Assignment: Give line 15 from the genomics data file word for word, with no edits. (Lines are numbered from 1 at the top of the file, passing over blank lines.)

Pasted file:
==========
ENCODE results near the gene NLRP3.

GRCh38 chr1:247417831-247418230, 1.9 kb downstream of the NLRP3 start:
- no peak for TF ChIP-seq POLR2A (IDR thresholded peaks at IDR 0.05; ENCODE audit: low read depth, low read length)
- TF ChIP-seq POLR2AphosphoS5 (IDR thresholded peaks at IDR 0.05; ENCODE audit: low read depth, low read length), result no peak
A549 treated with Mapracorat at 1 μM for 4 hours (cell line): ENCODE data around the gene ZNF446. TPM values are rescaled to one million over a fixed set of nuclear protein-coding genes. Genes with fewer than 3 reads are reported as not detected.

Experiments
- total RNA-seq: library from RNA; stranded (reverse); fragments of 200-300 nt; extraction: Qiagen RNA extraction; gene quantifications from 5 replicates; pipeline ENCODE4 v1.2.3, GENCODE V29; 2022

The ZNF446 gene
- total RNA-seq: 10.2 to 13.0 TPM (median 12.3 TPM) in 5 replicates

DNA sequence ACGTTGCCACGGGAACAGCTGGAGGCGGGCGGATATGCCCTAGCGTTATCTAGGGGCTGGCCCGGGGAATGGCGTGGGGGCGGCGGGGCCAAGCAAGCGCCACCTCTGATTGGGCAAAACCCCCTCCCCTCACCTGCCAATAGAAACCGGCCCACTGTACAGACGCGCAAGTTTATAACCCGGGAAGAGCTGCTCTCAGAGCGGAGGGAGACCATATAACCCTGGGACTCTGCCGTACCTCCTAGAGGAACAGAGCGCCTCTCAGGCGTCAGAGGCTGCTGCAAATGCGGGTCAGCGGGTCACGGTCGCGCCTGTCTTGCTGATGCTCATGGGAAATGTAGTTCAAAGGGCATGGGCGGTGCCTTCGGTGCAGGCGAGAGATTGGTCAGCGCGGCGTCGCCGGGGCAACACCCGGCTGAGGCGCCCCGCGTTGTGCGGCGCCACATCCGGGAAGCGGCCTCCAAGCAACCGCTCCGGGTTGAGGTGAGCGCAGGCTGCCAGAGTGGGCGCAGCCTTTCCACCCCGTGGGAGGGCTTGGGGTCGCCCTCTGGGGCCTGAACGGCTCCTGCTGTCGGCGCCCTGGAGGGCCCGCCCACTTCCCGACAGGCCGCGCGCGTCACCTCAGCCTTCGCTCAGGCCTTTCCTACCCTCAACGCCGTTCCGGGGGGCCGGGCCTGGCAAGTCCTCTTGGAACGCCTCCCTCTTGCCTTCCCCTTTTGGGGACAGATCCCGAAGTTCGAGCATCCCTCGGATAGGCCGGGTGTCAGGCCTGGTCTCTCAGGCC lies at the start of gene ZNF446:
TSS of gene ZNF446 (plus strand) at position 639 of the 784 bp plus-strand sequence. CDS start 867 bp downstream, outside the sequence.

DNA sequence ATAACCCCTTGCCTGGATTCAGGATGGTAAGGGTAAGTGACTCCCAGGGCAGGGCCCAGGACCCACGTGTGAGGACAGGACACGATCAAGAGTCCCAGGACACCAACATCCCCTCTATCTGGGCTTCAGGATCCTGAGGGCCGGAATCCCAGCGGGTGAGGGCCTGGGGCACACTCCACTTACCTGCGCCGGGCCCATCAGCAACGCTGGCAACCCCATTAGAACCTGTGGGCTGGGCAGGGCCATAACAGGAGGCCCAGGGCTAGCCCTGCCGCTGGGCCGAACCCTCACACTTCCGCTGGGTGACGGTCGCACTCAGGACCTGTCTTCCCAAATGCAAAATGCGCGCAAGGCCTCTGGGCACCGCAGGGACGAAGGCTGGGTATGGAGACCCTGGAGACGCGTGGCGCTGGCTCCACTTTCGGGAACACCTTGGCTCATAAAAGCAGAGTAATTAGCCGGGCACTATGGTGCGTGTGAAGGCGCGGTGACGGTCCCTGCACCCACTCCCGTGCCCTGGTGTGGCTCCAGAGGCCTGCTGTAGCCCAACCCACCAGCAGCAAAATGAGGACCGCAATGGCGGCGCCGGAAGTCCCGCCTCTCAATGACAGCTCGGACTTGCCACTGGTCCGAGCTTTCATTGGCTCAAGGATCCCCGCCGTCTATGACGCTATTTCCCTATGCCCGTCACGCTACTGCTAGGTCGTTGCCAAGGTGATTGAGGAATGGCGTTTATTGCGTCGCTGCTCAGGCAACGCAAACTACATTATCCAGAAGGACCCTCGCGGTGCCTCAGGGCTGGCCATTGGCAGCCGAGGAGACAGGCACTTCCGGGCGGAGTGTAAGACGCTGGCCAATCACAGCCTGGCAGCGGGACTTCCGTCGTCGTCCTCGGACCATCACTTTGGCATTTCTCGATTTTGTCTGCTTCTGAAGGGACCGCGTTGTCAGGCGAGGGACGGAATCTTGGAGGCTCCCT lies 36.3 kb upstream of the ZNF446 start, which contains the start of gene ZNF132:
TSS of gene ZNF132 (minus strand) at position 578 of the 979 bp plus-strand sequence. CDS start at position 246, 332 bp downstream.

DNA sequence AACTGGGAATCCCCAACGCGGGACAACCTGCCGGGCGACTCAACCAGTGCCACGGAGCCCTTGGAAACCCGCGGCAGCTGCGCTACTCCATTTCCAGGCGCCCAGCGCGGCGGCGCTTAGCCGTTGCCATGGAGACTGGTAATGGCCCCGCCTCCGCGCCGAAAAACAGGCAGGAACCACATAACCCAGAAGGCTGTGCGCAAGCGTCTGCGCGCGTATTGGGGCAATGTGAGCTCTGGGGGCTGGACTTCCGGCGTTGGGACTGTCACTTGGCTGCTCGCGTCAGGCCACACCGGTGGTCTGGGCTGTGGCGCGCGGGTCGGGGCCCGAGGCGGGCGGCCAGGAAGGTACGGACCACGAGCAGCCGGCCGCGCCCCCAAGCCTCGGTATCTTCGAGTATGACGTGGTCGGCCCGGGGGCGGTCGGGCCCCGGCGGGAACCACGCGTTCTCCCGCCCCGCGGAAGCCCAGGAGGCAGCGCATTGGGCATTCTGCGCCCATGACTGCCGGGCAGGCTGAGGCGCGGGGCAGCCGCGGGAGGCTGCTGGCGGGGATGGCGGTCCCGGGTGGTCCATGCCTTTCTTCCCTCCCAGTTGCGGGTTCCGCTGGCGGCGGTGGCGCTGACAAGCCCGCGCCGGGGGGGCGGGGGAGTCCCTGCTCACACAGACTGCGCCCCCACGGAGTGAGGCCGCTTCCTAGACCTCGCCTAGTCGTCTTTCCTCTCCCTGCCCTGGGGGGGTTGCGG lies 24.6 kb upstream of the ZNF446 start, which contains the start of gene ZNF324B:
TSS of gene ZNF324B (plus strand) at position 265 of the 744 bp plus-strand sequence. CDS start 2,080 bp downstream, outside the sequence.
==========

TSS of gene ZNF324B (plus strand) at position 265 of the 744 bp plus-strand sequence. CDS start 2,080 bp downstream, outside the sequence.